The GOP’s Collision With Health Care Reality
The Trump administration and Republicans in Congress find themselves in a position there never wanted to be in: heading into the August recess having failed to repeal and replace the Affordable Care Act (ACA), and also without any significant legislative accomplishments since the November 2016 election.
Before charting a new course, the GOP needs to understand how they drove themselves into this political ditch.
The Initial Embrace of the Doomed “Repeal and Delay” Strategy.
In the weeks after the November 2016 election, elated Republicans planned a quick strike “repeal and delay” bill for the ACA. The idea was to follow the script the party used in 2015 to put a repeal-only bill on President Obama’s desk. With “repeal and delay,” the party could avoid the difficult internal discussions on how to reform health care and just focus on gutting the ACA, with delayed effective dates to allow time for the Congress to come up with a replacement plan later. This strategy was never going to work, but many conservatives argued that it should because of the successful test run of 2015 (a bill was sent to President Obama, who vetoed it). Conservatives made the case for months that a House or Senate member who voted for this approach in 2015 should do so again in 2017. But that is a disingenuous argument. It was obvious in 2015 that the repeal and delay bill was never going to become law, and so it was a way for the GOP to voice dissatisfaction with the ACA without having to replace its key provisions. It was clear then to anyone who paid attention that any repeal bill would have to include replacement provisions to have any chance of success because a repeal-only bill would instantly create a massive disruption in the marketplace for many millions of consumers. Still, some in the GOP who should know better convinced themselves that a repeal-only bill could work. The party wasted the first few precious months after the election on this doomed scheme.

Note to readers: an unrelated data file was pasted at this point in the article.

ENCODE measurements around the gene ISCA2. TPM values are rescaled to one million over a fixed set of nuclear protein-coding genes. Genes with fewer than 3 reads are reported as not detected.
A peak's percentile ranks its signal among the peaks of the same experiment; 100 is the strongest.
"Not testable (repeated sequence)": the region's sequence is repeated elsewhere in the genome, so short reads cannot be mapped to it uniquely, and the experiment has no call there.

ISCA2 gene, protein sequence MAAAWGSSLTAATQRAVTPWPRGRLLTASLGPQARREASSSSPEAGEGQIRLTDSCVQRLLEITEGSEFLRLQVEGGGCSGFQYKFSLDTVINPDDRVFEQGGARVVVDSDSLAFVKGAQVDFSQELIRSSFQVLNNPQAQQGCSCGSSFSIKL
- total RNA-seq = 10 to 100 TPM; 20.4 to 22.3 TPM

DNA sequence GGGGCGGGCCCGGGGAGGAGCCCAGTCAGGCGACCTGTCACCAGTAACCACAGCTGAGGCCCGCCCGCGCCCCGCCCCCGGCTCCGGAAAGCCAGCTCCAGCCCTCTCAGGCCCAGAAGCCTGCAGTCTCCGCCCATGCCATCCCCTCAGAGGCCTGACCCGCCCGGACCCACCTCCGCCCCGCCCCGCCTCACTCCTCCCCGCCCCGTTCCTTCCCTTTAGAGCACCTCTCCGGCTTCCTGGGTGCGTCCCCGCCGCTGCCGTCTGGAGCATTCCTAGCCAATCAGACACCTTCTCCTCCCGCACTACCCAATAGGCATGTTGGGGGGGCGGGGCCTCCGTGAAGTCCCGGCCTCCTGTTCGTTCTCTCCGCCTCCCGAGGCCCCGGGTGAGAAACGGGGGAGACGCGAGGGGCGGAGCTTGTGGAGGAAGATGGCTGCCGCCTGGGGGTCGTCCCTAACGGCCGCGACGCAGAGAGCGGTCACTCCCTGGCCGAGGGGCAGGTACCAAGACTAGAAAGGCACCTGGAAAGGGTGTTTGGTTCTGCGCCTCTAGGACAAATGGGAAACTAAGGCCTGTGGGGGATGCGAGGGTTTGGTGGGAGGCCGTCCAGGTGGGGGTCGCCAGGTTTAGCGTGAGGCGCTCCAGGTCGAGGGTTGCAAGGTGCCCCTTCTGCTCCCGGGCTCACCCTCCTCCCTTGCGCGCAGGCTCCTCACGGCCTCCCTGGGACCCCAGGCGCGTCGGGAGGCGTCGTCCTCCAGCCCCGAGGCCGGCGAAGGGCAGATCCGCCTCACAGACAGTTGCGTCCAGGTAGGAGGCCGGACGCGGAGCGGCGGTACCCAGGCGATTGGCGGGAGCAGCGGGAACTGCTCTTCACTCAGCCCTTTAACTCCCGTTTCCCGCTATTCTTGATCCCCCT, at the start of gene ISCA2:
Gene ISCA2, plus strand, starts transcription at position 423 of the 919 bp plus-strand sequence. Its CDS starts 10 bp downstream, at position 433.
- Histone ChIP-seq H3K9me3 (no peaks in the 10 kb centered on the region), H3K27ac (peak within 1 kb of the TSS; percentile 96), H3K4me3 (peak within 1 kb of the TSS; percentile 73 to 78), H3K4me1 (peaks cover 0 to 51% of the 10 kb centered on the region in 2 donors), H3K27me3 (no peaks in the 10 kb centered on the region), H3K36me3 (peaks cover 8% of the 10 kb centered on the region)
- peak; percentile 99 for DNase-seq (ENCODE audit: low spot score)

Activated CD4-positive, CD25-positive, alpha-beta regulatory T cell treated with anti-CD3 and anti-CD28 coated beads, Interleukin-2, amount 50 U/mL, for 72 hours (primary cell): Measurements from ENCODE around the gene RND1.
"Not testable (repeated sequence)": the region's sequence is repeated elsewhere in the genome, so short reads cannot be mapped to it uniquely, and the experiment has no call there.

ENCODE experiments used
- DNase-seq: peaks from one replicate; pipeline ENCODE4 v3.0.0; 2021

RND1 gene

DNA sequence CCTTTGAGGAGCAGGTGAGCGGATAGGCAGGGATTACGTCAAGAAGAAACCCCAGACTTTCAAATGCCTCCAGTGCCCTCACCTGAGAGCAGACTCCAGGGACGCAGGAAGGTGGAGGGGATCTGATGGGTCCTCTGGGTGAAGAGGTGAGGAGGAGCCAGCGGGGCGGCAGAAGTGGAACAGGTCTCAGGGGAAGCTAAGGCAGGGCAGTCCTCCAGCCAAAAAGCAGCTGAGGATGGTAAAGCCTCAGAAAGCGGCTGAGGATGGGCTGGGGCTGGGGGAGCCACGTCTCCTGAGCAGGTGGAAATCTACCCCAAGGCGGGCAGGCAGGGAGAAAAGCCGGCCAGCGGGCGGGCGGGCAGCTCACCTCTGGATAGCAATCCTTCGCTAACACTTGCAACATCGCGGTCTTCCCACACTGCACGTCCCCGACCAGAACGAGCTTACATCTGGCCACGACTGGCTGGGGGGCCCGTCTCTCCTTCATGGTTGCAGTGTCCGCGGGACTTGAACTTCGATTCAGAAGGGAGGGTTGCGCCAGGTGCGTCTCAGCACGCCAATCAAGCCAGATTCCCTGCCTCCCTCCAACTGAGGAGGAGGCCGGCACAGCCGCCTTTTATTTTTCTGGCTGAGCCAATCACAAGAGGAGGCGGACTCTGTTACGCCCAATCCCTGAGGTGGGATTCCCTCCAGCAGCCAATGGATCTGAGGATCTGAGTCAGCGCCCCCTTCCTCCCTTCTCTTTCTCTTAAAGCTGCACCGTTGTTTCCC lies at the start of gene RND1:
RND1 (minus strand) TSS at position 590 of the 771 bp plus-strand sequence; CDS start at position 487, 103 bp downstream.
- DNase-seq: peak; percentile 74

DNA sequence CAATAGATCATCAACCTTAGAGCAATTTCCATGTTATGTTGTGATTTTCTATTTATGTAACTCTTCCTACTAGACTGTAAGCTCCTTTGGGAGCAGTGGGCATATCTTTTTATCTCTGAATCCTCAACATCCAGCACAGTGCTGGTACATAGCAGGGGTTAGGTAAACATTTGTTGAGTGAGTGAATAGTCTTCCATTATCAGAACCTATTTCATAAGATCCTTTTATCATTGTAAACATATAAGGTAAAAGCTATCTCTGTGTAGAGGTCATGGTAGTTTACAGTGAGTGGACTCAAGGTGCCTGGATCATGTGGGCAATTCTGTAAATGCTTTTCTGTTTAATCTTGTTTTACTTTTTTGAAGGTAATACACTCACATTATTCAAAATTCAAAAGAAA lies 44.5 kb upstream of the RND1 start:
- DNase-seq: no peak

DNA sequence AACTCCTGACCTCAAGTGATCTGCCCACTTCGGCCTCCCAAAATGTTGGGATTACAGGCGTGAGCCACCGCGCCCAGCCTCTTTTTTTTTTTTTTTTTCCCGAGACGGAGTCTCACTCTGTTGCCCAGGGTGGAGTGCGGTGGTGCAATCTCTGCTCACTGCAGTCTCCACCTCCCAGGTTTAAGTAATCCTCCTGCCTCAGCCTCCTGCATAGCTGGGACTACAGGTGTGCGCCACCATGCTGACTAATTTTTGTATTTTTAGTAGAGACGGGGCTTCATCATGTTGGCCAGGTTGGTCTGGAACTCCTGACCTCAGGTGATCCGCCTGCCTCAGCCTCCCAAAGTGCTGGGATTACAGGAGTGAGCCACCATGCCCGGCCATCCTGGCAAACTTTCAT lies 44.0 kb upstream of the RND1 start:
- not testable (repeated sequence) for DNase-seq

Lack of a Clear Policy Direction from the Trump Administration Hampered the Effort.
President Trump ran successfully in 2016 without ever specifying a clear agenda, including on health care. That lack of clear direction probably helped Trump avoid needless controversy as a candidate but it has hurt the ability of the GOP to unite around a positive agenda. If Trump had been clearer about what he would do instead of the ACA, and won the election with that agenda clearly presented to the voters, it would have helped push the GOP toward a consensus. As matters stand, however, the administration has no clear positions on any of the major issues in question. Moreover, the president has made it clear in his remarks that he cares much more about something passing than what is in it. It is very difficult to pass legislation as complex and controversial as health reform without a strong push from the executive branch on key details of the overall framework.
An Entirely Partisan Approach on Health Care Was a Bad Idea.